Today’s news:

Ozone Park homeowners decry flurry of inspections

The residents, some of whom also operate legal businesses in portions of their residences, contended that the city Department of Buildings, Housing Authority and Fire Department have worked in tandem to investigate false claims that homes have been illegally converted to make room for additional living space. Those living on 105th Street said they had no knowledge about who is making the charges.

"They (city agencies) have been here every single day," said 105th Street resident and native Trinidadian Katie Acton. "I don't know why and what for."

She added: "What should I do, how many times should I let them in?"

Acton said as recently as Monday evening, she and other members of Ozone Park's Trinidadian community have received regular visits from the city, which said it has received complaints on a range of issues from illegal conversions in cellars to business signs on residential property being too large. Most of the inspections have occurred at homes near Liberty Avenue, Acton said.

Meanwhile, she said, non-immigrant residents have been left alone.

Borough President Helen Marshall's spokesman, Dan Andrews, said a similar pattern of complaints filed against immigrant residents occurred several years ago. At that time, the alleged housing violations were proven false and an unscrupulous realtor was found to have masterminded the scheme in the hopes of encouraging people to sell their homes.

"It seems that the complaints are unfounded, so it is hard to say what's going on," Andrews said of the current allegations along 105th Street.

Ilyse Fink, a spokeswoman for the city Buildings Department, said last week there had been complaints lodged against residents on 105th Street, but she could not say who filed them because the origins of such claims are not tracked.

Some residents have complained that members of Engine Co. 285 arrived in fire trucks to inspect their homes in addition to regular visits by the city Department of Buildings and Housing Authority inspectors.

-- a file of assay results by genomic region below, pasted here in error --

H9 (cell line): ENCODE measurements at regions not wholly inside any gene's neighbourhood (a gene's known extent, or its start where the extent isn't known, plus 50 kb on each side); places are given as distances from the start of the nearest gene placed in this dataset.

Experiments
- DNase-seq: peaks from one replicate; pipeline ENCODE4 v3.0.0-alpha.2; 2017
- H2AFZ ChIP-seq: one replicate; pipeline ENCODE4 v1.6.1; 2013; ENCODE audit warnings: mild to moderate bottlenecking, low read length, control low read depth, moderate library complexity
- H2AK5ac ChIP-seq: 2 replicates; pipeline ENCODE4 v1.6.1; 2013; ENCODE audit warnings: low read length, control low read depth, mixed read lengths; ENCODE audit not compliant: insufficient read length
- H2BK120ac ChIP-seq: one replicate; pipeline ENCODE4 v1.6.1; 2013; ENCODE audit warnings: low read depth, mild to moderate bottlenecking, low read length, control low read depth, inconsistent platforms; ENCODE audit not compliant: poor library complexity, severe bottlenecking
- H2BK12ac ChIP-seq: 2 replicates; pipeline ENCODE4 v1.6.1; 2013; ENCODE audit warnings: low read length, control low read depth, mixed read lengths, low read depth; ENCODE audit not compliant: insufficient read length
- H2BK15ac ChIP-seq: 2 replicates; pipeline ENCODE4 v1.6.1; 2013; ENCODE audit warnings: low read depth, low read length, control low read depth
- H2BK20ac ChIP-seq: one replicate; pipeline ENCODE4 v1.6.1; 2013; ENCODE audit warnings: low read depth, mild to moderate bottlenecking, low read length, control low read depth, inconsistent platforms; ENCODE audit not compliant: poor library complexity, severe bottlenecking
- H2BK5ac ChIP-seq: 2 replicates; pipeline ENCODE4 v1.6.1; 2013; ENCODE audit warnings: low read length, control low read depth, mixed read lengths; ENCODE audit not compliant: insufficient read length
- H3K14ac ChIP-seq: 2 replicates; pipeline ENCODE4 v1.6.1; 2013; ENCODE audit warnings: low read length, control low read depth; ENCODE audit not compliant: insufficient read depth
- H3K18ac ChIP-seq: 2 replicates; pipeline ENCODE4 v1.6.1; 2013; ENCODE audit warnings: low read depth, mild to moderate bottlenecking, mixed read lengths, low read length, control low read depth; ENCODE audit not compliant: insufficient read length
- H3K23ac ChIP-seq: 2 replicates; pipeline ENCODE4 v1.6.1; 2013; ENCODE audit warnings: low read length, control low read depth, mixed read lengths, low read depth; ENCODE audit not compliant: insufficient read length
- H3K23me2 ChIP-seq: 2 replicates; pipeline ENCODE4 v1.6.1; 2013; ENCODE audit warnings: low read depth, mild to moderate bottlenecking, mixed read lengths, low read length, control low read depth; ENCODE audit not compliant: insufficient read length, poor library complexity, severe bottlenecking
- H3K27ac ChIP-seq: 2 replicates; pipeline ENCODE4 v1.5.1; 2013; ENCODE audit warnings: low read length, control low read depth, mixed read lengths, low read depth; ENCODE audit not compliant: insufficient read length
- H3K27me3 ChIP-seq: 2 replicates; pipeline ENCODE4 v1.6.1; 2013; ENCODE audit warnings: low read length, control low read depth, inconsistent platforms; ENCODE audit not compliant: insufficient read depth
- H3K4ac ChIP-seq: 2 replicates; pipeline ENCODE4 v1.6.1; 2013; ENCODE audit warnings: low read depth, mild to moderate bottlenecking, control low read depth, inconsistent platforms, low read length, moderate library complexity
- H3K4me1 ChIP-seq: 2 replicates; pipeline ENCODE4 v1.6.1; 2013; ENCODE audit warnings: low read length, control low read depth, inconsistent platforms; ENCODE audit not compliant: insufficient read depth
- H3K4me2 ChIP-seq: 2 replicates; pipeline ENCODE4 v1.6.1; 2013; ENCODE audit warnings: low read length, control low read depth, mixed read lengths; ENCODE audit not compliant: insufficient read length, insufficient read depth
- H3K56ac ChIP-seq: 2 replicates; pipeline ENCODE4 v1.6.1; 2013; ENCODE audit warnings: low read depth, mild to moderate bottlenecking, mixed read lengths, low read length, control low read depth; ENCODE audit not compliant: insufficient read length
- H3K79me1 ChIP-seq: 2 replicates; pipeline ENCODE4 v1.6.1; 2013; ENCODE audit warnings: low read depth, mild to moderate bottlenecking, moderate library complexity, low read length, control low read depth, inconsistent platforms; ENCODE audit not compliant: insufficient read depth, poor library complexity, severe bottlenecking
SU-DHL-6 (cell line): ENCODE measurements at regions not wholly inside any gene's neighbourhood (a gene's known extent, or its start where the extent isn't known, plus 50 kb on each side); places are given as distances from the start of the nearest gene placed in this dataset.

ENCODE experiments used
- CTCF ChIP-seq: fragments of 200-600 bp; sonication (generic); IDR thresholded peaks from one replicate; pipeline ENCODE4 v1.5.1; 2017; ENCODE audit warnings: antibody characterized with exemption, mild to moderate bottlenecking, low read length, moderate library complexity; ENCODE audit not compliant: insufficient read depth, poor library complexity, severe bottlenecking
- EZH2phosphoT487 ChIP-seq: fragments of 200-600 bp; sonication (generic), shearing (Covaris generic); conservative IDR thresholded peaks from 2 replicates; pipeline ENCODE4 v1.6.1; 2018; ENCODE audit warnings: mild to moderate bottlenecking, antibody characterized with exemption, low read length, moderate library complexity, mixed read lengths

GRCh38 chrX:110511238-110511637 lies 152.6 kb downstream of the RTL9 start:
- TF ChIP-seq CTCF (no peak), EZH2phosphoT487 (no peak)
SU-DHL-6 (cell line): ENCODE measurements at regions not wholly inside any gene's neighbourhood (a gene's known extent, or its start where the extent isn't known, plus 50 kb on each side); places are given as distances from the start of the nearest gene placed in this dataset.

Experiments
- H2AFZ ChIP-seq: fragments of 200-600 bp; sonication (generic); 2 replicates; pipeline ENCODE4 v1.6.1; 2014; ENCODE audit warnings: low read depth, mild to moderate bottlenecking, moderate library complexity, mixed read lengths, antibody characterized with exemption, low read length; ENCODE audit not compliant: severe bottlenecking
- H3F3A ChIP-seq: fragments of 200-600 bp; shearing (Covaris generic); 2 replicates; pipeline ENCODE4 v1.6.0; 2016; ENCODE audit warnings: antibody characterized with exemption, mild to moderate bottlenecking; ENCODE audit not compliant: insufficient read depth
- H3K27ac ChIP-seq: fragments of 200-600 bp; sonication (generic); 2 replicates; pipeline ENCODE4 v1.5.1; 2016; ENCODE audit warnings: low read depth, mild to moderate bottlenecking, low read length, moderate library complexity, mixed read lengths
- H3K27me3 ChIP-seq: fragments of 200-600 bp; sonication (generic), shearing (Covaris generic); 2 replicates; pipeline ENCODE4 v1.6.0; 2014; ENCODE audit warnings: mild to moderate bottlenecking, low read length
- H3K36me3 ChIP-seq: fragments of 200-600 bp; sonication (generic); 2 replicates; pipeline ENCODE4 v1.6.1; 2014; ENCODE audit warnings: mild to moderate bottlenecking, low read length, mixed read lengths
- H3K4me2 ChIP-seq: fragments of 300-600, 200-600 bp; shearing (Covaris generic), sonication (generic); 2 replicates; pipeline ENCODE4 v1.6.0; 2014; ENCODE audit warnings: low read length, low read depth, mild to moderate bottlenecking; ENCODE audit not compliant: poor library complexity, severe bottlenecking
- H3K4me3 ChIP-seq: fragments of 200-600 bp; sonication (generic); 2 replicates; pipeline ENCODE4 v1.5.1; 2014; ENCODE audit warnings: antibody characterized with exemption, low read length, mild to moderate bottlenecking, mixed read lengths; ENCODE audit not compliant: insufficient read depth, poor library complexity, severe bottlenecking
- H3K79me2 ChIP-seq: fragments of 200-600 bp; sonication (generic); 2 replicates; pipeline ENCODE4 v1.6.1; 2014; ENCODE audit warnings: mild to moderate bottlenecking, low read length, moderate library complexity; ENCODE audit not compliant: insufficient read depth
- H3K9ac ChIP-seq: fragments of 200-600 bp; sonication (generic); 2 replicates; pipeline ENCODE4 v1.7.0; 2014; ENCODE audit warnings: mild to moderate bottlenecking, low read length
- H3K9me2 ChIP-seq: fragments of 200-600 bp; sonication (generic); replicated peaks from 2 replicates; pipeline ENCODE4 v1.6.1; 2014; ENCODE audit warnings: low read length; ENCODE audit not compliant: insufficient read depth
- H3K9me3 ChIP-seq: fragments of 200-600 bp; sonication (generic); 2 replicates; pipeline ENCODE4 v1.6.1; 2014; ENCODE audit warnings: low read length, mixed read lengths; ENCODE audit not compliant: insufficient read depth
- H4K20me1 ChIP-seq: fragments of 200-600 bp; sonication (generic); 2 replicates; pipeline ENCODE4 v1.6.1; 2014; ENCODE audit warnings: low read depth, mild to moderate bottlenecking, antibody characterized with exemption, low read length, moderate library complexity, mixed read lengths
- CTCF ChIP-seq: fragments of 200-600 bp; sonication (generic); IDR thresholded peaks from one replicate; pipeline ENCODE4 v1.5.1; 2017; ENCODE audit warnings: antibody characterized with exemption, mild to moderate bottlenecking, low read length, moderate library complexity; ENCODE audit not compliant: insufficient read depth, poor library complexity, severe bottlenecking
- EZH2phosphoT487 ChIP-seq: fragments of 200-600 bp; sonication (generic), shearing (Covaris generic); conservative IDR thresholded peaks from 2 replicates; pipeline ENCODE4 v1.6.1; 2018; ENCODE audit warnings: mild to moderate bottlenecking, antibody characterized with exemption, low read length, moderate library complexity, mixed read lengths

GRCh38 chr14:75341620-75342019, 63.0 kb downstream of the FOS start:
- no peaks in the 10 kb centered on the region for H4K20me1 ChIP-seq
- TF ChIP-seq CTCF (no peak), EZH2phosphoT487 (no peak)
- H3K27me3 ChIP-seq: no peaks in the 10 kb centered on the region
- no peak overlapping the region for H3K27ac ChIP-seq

Fink said the only time a fire truck would be called to the scene of a home would be to address fire-related or other emergency concerns.

As for the inspections performed by the Department of Buildings, Housing Authority and Fire Department, Fink said "they are not a tandem thing." She could not comment on whether the complaints being investigated by the Buildings Department were racially motivated.

The city investigates claims against tenants on a complaint-driven basis, meaning someone wanting to target a specific group or street could do so without having to prove whether their allegations are true.

It is the abuse of this process that home and business owners along 105th Street said is the basis for their being harassed.

One of them, a business owner on 105th Street who wished to remain anonymous, said in a phone interview Tuesday that she uses her basement only for storage purposes. She said the Fire Department's Engine Co. 285 visited her home three weeks ago, which was followed one week later by a visit from the Buildings Department.

"I am so fed up I don't know what to do," said the woman, who arrived in New York from Trinidad eight years ago. "This is so unfair. My business is legal, I have paid my taxes, I have an accountant and everything I am doing is very legal."

An FDNY spokesman, Mike Loughran, said the Fire and Buildings departments both work to monitor potentially hazardous living situations. He said Engine Co. 285 was likely called to the 105th Street homes because a complaint was directly lodged with the firehouse rather than with the Buildings Department.

"It is more or less a cooperative effort," Loughran said of the Fire Department's relationship with the Buildings Department. "When we receive a complaint, it is our duty to inspect it."

Another Buildings Department spokeswoman, Jennifer Givner, said there is no process to discern false from true complaints. She said the Buildings Department's responsibility is to investigate all claims of alleged wrongdoings, which means the residents of 105th Street could be victims of a scheme similar to the one Andrews described.

But Acton and 105th Street residents, who said they have been living with daily visits from city authorities for months, want a resolution to the inspections that they described as vague and bordering on harassment.

"If they want to come, they have to have a legitimate reason," Acton said. "This is making us fight among ourselves."

Reach reporter Alex Davidson by e-mail at or by calling 718-229-0300, Ext. 156.

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